What to look for in an equity crowdfunding investment

The recent explosion of equity crowdfunding presents a wealth of opportunity for
new businesses to thrive.

Entrepreneurs now have a viable alternative platform through which to secure the funding they need to launch their new venture, and investors’ options for portfolio expansion and increased return on their investments are significantly enhanced.

The risks involved in investing in start-ups are high though, and it’s imperative that potential backers complete due diligence and properly assess the risks both present and future prior to making any investment decisions.

Below is our guide on what to look for when considering making an equity crowdfunding investment

  1. A powerful pitch. Prospective investors need to be captivated and enticed
    by a pitch. They need to be drawn in by the concept and convinced of the passion, drive, determination and business acumen of the entrepreneur first and foremost.
  2. A clear, robust business plan. The pitch must be backed up by a sound plan
    for the venture which clearly demonstrates accurate current market viability, realistic and achievable financial targets and plans detailing how progress will be achieved.
  3. A project with the opportunity to invest only what the backer can afford
    to lose.
    There is a significant chance that each new start-up venture may fail, so the risks of investment are high. If this happens, neither the crowdfunding platform nor the company itself will be liable to pay the investor back the money lost.
  4. Opportunities to diversify. Investing all available funds in one project maximises risk, so all investors are advised to diversify their portfolio and spread available capital across a number of different types of investments to lessen risk. If one of the invested businesses fails, the remaining portfolio should be able to mitigate the losses.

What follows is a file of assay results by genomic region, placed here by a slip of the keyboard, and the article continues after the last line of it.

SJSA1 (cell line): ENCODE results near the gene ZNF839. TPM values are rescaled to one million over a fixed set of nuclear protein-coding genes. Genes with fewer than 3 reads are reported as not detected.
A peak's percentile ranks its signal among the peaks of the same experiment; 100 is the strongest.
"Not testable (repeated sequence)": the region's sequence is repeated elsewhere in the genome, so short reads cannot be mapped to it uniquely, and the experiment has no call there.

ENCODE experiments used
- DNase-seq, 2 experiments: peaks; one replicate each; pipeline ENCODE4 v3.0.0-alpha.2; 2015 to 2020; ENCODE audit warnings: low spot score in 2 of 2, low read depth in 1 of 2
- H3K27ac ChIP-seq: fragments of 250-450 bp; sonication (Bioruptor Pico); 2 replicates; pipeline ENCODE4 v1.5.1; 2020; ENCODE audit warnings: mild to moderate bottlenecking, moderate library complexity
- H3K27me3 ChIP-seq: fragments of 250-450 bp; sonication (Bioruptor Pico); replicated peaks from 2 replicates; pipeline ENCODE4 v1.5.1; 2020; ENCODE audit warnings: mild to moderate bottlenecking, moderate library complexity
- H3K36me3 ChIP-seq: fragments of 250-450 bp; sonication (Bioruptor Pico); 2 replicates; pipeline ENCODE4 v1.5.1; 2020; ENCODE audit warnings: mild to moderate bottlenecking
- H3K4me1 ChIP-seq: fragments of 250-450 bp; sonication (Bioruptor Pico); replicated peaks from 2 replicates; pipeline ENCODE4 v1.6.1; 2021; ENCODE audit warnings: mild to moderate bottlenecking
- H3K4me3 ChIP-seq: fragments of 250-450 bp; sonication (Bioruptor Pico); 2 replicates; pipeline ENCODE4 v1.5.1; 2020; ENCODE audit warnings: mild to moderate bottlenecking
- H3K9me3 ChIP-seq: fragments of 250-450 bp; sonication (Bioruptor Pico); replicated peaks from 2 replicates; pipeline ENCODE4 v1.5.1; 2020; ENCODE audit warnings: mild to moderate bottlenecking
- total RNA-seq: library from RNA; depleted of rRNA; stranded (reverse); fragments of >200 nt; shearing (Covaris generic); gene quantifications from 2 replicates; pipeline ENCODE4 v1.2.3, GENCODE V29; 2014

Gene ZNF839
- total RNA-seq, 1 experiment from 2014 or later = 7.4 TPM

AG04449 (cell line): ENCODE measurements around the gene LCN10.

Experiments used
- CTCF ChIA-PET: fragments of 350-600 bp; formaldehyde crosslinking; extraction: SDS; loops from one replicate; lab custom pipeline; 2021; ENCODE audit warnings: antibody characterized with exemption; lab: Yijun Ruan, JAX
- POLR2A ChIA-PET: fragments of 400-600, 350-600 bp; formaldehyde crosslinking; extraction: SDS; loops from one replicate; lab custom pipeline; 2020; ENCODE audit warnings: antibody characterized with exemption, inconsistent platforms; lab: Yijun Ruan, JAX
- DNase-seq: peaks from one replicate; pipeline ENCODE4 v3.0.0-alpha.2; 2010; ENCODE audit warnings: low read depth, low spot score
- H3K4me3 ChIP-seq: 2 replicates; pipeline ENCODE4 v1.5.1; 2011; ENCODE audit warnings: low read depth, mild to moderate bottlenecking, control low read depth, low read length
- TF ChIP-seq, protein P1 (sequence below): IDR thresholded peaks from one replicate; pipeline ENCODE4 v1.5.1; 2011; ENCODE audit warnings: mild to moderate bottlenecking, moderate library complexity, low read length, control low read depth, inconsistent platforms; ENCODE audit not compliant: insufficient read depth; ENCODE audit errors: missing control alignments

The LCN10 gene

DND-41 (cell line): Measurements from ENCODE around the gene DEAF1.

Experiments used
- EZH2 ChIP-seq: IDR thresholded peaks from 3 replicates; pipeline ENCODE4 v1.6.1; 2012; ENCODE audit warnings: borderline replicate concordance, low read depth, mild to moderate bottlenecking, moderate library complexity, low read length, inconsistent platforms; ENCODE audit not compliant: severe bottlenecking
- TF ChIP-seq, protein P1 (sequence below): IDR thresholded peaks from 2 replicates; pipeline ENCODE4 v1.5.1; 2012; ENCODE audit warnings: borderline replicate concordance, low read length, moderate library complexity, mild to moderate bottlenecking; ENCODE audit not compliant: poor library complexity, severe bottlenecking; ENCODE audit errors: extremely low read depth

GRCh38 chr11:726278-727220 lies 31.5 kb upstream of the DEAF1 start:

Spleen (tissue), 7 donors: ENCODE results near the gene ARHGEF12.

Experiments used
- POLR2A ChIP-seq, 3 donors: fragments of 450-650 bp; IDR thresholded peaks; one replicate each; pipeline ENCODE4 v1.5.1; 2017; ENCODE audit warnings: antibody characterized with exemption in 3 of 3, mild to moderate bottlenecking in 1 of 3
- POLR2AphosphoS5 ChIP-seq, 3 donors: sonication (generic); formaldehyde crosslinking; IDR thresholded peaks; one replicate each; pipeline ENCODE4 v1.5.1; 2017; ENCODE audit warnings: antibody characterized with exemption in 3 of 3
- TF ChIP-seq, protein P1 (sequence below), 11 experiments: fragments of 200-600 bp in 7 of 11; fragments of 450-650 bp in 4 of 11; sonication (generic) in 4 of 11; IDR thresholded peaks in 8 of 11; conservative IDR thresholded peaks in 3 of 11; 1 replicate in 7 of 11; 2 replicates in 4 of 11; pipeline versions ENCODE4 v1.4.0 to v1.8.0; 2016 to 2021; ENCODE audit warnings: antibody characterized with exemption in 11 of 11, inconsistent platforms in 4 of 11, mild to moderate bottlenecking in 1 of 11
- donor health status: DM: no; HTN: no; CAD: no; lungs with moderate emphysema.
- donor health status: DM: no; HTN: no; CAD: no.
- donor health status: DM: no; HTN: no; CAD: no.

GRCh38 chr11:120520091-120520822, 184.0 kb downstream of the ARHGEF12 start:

5. At least a 50% annual return. Many experts assess that up to 90% of start-ups are prone to failure, so the risk is high. Success is absolutely possible, as long as investors back companies which they are certain are going to grow and deliver a decent return. As a general rule, 50% return is considered a decent return, however many investors may aim even higher than this to compensate for the lack of liquidity of a new business and the fact that they are unlikely to be able to release their capital for a number of years.
  6. Exposure to future dilution. When a start-up grows and attracts more investment in the future, existing shareholders may find themselves subject to dilution; whereby their shareholding decreases as the company sells more shares. This may mean reduced voting rights and dividends as well as a drop in the overall value of the shares which could affect the viability of the investment. Prior to making an offer of investment via a crowdfunding platform, a prospective investor should investigate whether the entrepreneur is prepared to offer them protection from future dilution. This is usually done by inviting them to purchase additional shares to preserve their existing shareholding in advance of new campaigns for additional investment. Future dilution will make it more difficult for an investor to achieve their target return, so this must be factored into the initial decision to invest.
  7. A clear exit strategy that offers a realistic return on investment.

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